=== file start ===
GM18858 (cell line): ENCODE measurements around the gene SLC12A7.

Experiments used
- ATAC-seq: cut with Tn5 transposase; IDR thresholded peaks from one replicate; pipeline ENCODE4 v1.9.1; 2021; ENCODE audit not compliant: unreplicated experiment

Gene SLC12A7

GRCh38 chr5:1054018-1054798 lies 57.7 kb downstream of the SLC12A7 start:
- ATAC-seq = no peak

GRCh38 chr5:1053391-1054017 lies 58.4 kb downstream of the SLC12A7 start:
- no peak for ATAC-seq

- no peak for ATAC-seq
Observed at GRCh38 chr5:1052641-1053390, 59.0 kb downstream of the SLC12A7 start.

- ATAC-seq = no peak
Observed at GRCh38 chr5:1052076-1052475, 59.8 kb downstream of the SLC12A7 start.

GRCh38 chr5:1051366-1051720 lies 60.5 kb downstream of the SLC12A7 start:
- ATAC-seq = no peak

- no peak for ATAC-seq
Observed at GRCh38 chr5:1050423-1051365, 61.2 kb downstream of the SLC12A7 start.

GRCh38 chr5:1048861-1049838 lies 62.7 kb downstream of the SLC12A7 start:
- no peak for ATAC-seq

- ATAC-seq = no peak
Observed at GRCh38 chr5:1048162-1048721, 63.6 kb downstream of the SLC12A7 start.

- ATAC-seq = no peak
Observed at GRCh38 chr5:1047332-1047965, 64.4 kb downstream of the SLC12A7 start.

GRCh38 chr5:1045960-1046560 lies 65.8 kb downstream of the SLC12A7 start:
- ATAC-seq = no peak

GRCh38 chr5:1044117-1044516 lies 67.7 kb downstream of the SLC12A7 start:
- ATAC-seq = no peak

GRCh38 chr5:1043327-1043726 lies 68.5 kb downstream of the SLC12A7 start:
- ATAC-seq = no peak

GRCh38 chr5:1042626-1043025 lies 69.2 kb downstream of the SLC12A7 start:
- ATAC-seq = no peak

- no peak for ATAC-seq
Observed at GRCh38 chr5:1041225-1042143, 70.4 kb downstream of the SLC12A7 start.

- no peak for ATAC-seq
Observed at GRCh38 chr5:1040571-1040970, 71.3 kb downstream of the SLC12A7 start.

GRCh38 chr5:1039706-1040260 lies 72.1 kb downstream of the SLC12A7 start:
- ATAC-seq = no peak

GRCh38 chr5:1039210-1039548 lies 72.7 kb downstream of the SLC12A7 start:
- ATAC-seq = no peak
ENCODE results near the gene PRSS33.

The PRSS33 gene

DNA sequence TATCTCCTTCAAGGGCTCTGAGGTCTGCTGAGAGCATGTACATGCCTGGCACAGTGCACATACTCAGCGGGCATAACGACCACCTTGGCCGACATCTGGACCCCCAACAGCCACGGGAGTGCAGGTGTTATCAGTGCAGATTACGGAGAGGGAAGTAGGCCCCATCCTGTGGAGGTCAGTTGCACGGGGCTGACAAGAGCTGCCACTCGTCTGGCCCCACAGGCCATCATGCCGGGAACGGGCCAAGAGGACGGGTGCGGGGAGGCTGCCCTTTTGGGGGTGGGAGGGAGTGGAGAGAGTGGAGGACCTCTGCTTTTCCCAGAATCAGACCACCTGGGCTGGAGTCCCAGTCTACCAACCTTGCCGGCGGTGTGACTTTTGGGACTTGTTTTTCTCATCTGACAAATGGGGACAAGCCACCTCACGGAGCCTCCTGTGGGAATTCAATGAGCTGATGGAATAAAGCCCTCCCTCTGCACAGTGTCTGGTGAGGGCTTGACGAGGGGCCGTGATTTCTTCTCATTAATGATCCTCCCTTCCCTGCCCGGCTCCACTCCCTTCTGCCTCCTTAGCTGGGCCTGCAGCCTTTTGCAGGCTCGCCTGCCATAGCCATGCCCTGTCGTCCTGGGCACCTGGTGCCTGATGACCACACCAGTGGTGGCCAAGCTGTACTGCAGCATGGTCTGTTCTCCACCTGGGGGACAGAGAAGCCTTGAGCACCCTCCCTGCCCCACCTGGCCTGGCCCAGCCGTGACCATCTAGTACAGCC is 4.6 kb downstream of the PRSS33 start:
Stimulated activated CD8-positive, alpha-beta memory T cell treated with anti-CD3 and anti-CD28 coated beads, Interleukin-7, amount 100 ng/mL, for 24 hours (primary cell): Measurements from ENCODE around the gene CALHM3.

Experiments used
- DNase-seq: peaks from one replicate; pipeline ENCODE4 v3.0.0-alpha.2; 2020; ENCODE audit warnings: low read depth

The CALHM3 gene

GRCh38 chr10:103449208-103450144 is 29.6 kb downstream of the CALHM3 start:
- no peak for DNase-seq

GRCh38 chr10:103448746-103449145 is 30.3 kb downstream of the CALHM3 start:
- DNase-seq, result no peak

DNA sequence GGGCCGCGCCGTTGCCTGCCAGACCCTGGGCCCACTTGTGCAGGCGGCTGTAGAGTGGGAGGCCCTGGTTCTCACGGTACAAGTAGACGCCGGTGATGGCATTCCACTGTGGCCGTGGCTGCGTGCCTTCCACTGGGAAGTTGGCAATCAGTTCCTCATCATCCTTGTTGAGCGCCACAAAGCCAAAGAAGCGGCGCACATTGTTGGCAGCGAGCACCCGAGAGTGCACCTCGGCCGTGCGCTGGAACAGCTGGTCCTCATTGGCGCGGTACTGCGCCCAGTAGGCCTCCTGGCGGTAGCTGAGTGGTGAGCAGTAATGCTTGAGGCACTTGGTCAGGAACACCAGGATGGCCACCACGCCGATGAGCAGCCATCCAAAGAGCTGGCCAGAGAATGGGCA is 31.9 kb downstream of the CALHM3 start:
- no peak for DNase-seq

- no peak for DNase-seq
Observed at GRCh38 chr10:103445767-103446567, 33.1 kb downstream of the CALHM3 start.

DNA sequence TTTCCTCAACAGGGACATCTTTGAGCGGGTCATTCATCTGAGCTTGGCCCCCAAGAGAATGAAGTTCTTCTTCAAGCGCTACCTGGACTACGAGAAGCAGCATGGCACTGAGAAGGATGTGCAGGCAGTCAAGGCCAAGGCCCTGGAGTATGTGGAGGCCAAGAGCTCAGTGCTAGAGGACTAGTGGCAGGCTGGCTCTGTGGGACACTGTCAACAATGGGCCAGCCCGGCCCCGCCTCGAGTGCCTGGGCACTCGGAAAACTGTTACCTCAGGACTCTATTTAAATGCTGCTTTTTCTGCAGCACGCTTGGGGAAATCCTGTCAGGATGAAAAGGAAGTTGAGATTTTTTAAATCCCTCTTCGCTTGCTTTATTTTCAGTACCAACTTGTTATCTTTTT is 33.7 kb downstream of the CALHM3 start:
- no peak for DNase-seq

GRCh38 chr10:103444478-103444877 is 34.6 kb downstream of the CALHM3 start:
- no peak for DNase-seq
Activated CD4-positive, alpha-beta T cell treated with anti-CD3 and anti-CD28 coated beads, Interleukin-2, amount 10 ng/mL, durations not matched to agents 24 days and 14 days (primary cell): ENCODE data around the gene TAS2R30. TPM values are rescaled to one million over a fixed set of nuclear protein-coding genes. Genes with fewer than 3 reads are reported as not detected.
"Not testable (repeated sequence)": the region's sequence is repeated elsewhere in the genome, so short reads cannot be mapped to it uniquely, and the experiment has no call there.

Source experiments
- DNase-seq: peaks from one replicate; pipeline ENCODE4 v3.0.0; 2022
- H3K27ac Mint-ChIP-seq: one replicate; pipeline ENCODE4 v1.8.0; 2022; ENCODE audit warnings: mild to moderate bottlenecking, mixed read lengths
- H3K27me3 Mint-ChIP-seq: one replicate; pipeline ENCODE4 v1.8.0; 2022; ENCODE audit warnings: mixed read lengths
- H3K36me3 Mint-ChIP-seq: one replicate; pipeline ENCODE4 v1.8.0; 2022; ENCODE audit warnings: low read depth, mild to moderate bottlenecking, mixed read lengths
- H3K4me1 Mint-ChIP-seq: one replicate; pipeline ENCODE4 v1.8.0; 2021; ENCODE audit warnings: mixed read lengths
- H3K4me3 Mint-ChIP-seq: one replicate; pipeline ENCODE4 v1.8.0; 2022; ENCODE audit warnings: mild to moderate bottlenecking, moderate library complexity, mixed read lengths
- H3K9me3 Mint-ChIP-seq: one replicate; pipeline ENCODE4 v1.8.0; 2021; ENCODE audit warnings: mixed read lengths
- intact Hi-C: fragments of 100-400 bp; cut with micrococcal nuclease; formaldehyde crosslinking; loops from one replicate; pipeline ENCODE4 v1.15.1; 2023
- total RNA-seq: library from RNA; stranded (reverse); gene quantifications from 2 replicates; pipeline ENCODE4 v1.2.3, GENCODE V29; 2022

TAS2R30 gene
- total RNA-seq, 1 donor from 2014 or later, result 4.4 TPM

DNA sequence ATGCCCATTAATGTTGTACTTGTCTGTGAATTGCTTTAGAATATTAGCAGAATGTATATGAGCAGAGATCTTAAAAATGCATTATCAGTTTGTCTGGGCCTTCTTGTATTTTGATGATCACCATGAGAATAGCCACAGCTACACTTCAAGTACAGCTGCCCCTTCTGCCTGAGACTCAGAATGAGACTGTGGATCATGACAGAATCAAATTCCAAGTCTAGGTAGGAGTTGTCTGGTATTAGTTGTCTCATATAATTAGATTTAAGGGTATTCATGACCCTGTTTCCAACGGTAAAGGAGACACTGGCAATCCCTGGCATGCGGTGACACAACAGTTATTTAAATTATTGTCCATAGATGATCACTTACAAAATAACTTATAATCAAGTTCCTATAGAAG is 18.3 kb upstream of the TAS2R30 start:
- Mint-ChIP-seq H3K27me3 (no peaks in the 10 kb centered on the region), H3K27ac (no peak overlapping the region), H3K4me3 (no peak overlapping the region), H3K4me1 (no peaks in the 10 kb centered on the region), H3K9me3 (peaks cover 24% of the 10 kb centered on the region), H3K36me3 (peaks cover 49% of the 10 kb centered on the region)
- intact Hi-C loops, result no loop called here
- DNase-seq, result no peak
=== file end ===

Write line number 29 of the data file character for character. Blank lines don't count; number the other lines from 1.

GRCh38 chr5:1042626-1043025 lies 69.2 kb downstream of the SLC12A7 start: